Virginia 2015: Historic Jamestowne


Day 11: Wednesday, October 14, 2015

Jamestowne was the first permanent English settlement in North America; it was established in 1607; a town was constructed around the fort in 1619.  It is located Jamestowne Island, on the James River, just off of the Coast of Virginia.  It was designated as a National Historic Site on December 18, 1940, and is a part of Colonial National Historical Park.

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The monument at Jamestowne.

The first couple of years brought cooperation between the colonists and the Native Americans, who taught them how to plant crops and farm.  However, the relationship went south, and most of the Native Americans were wiped out by warfare.  The colonists had a difficult several years, and about 80% of them were wiped out by starvation and disease.

The second group of colonists included Polish and German artisans who set up a glass factory; glassware was one of the first export products from the colony.  There were also a couple of women – the first European women to join the settlement.

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One of the modern glassmakers at Jamestowne

Some of the “household” names associated with Jamestowne include Captain John Smith – a colorful character who went from murdering his master in England to mapping the river system near Jamestowne, learning the native language, and being elected the first Governor of colonial Virginia.  John Rolfe brought tobacco seeds from Bermuda, one of the first successful export crops, and married the daughter of a local Native American chief, Pocohontas.

The town was deliberately burned during Bacon’s Rebellion in 1676, but was rebuilt.  In 1699, when the capitol of the Virginia colony was moved from Jamestowne to Williamsburg, the settlement was abandoned, although there were some plantations on the island into the 1800s.

It was a beautiful sunny day when Jon and I visited; we arrived about 10 am and watched the orientation film in a cool theater with seats all around – the movie is projected on the wall above the seating.  We did a brief tour through the museum and then headed out to the site.

I was surprised at how swampy the site was – we walked across a raised walkway over the swamp, home to several turtles!  They were so cute!  Once we were on the island, we checked out the fort site first.  There are a few reconstructed buildings and some archaeological sites to check out, as well as the grave sites of several of the original colonists.

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The swamp at Jamestowne

Jamestowne-Turtles

Turtles!

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An archaeological dig at Jamestowne

We also saw the ruin of the Jamestowne Church – it was built in 1639 (although I believe it was the fourth church on the site) – the nave was built to commemorate the 300th anniversary in Jamestowne in 1907.  The day we were there, there was a drone on site – we found out later that it was shooting footage down the chimney of the church to assess its stability.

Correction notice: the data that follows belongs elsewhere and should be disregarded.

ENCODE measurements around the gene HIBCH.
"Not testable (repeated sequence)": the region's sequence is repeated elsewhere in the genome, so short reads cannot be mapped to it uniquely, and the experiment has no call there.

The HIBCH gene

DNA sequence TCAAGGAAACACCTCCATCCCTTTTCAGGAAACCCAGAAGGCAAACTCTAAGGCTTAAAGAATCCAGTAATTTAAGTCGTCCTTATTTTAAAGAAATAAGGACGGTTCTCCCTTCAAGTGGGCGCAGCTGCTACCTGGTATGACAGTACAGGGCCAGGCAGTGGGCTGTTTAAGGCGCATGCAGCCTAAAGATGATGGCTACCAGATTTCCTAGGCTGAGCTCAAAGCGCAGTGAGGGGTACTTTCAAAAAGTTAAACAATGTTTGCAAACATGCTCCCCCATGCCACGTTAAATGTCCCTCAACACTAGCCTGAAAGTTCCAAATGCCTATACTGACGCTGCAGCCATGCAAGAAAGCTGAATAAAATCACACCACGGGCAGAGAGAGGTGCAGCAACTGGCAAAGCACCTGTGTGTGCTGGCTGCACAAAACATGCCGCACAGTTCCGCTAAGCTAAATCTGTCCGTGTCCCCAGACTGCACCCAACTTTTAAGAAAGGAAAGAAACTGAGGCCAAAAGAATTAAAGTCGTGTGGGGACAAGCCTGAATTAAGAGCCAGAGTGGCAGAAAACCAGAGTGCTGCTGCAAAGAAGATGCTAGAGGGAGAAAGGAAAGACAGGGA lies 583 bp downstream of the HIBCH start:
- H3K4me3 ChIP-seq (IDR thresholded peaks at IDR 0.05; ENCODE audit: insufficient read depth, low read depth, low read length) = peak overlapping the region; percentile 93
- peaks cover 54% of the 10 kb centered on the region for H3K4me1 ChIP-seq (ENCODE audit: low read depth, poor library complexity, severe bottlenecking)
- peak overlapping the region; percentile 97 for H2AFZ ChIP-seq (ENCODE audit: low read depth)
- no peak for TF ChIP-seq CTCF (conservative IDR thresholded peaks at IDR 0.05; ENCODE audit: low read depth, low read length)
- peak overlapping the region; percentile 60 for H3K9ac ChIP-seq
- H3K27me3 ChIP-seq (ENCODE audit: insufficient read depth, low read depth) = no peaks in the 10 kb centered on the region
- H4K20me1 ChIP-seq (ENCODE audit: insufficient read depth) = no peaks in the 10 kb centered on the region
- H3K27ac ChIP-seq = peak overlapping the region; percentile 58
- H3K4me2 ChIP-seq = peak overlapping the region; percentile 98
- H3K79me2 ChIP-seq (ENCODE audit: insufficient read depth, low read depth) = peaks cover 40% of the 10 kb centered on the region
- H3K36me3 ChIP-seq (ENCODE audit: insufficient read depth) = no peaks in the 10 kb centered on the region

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Jamestowne Church – the ruined tower was built in 1639.

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A drone at Jamestowne! Not historic…

We wandered around the rest of the site and checked out the plantation house ruin, as well as the reconstructed foundations of various buildings at the site.  We also relaxed for a bit near the James River, enjoying the view and the float plane that was landing on the river.

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The frame of a Mud and Stud House – Jon couldn’t stop laughing at the architectural style name.

 

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A float plane landed on the James River

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The Ambler House – built in the 1750s. It was burned and rebuilt in two wars, and was abandoned in 1895 after a third fire.

We also toured the Voorhees Archaearium, the museum on the site that contains historical artifacts from the settlement.  They also have two skeletons from the site and the stories from how they died.  One died from a gunshot in the leg; the other skeleton was a captain at the fort.

Most interestingly, the museum had an exhibit on Jane; she was a fourteen year old girl who died and was cannibalized, most likely during the “starving time”.  There were a few of her bones on exhibit that showed evidence of the cut marks that indicate the cannibalization.  It was an interesting exhibit, and I appreciated their candid way of dealing with such a sensitive subject.

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A doe at Jamestowne – she would never have survived the starving time.

Then we headed over to the cafe for a delicious lunch, probably the best museum cafe food we had on the trip.  I had the U.S. Grant wrap with dried cranberries, turkey, walnuts and blue cheese spread with a side of orzo pasta and a slice of wonderful key lime pie.  Jon had the Union – a hummus veggie wrap with cole slaw and a Legend Brown Ale from a Richmond, VA brewery.

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An unidentified bird at Jamestowne

Although there is very little of the original site visible, it was fascinating to see the site where colonial history in North American really began.

 

 

 

 

 

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6 thoughts on “Virginia 2015: Historic Jamestowne

  1. I guess I never looked into it because I’m surprised by the ruins remaining on site. Also the swamp! I remembered it being bad land but i had no idea it was that swampy.

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